When I think of setting, I think about the little stuff. Sure you have the region and the town where the story takes place. But I want the setting to be more than simple scenery -- the space around the characters. I need the setting to be the details that infect them.
To me, it's where you're setting your characters as much as where the story is set. You're going to set them down in this type of world. I don't care whether you call it Boston or New Boston, I want to know what's immediately around them more than I want you to name the restaurant near their home.
Charlie stayed on the top step, making his father stare up at him, at his scraped chin, little pieces of gravel wedged like flecks of house paint into the skin.That's a line from my Country Hardball collection. The boy is part of the scenery as much as the setting is part of him. He has gravel pressed into his chin, little bits of earth. And using that simile -- like flecks of house paint -- tells you about their home. You know those beat-up houses in the country that you see (or live in) where the faint is just flaking off? Well, to me, that says so much. A little detail like that, worked into the narrative detail, tells you so much about the setting.
Let me pull another example, something small that I hope shows what I'm talking about.
They looked out across the dirt path curling behind the store, the weedy field, the train tracks that led somewhere else.Dirt and weeds behind a store. This store, I don't mind telling you, would probably be the gas station I worked at as a kid. Every so often I'd have to go back there with a scythe and cut down the weeds. Yeah, a scythe. Don't know why the boss didn't have a weed-whacker. Guess I was it. So I'd cut down the weeds and look up at the train tracks running by carrying my hobo thoughts of harmonicas and camp fires miles away to some movie I'd seen that weekend.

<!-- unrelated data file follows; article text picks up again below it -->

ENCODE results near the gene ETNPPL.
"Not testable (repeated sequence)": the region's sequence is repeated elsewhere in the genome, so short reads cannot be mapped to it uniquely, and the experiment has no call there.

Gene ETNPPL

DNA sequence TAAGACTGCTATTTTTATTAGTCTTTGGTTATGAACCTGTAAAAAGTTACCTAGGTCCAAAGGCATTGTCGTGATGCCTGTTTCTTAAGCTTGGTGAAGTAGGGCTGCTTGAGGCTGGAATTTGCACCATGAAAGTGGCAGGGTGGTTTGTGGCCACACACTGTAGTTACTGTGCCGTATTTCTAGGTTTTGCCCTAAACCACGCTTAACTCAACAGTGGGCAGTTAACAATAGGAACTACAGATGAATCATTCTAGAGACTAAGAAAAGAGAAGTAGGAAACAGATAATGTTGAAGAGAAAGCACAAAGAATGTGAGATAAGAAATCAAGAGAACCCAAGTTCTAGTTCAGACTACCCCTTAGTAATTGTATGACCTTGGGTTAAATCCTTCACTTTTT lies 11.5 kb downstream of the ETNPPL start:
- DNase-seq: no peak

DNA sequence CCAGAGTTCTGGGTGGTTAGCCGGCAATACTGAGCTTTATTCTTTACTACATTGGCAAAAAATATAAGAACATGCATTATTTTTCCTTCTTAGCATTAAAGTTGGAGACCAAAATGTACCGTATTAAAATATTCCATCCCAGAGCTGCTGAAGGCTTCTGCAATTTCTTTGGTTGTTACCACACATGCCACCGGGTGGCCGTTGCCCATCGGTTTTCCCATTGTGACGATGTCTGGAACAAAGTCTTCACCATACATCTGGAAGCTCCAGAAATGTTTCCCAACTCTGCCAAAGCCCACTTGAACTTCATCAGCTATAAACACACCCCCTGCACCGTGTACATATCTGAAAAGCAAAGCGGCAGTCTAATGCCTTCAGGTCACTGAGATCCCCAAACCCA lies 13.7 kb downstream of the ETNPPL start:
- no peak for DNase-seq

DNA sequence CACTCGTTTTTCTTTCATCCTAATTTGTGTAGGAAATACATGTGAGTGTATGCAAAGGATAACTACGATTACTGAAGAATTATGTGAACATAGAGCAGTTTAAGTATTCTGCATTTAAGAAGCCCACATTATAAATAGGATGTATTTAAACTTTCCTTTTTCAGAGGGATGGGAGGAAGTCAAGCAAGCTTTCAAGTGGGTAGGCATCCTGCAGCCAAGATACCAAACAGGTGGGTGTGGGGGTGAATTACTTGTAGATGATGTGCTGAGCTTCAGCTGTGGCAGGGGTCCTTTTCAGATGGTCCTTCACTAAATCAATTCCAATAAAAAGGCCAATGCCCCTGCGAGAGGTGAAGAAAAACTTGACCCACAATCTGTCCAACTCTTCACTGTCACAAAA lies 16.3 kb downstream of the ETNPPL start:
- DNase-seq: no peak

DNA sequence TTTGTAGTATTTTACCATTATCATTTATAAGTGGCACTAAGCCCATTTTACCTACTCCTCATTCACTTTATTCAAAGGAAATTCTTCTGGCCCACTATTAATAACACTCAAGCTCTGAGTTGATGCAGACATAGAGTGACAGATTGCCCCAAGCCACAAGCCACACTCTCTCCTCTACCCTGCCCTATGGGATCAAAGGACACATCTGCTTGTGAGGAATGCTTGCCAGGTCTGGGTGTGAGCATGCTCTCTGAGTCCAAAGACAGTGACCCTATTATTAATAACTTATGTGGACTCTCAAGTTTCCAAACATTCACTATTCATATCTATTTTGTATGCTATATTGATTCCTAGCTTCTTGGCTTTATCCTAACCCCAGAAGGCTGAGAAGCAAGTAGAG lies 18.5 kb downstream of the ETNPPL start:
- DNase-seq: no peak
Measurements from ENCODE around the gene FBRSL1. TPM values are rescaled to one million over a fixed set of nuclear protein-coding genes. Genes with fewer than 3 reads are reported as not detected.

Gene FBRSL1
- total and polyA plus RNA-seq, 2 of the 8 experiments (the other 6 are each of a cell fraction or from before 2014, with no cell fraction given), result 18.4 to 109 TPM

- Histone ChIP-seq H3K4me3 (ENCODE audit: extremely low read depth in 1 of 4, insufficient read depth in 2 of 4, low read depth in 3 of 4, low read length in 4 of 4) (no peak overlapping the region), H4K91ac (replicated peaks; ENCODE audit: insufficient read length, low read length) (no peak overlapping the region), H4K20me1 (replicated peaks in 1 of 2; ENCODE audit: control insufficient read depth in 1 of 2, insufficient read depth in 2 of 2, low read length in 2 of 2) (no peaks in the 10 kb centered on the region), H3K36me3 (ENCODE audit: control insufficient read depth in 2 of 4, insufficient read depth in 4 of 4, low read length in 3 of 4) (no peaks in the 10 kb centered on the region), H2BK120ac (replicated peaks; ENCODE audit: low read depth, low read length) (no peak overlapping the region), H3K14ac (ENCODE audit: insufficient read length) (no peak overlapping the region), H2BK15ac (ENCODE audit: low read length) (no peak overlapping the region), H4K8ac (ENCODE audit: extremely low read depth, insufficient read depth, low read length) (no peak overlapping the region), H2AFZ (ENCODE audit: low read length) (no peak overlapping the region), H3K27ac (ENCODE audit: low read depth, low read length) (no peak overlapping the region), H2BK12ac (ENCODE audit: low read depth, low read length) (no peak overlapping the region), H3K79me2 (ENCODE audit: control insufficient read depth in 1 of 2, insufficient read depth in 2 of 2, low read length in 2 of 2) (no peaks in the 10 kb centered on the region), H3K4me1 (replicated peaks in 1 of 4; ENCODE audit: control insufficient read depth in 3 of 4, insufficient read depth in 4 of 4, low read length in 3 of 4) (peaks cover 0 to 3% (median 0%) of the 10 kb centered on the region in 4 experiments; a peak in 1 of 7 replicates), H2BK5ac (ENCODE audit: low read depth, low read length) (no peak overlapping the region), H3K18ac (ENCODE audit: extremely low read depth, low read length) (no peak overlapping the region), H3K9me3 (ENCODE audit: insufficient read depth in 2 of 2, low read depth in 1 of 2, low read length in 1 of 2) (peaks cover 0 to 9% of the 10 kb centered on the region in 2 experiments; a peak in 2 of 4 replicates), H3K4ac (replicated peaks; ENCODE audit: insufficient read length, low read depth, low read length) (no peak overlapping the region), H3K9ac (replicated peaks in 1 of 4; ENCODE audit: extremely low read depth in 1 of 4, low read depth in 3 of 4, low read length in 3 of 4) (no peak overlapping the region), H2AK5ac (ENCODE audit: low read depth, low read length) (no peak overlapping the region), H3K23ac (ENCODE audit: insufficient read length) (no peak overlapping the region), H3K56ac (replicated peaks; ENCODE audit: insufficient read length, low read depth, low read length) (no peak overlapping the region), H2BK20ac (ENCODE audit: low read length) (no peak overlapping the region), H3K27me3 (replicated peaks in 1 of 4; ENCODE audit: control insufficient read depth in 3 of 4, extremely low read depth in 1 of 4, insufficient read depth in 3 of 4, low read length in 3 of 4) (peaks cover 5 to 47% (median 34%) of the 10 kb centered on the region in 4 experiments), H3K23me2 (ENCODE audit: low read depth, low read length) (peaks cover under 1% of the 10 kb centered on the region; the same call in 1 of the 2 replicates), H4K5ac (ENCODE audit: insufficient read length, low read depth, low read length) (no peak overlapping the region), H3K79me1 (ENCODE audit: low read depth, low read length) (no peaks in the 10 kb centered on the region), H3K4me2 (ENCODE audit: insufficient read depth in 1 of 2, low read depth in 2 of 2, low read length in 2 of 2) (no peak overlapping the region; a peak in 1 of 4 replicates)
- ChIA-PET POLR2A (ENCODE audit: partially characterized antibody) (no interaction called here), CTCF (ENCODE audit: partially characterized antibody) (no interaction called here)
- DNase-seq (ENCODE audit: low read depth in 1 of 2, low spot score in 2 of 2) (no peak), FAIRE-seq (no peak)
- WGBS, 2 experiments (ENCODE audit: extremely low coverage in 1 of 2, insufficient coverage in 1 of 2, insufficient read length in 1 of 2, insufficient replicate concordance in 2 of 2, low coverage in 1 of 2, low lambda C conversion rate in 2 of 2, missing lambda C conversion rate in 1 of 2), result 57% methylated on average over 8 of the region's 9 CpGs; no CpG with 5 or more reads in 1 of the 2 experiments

I'm not interested in the train tracks. I'm not interested the setting around the characters. I'm interested in the setting within the characters.
We’d walked across the fields back to her house, climbed up the cement steps and used our elbows and chins to open the thin-metal screen door. A sprig from a dying nandina bush got caught in the door. I reached back, snapped the branch like a finger, then closed the door behind me.See, I don't want someone to read that and say "Ah, a nandina bush. They must be in Zone 7." For what I'm writing, the part of the setting that's important is the bush -- but I don't care about the bush. I care that the bush gets in the way and that the narrator snaps it "like a finger." And then he just goes on with his business.
Because, for me, setting isn't another character. I've heard people make that argument, and that's fine for them. But for me, setting is part of each character. Another person might have snapped the branch "like he was breaking spaghetti noodles to feed the church." That's a different type of character.
For me, setting infects the characters and informs the reader. Setting isn't about the world surrounding the characters of my stories. Setting is that shadow spreading from within the characters -- their world extended.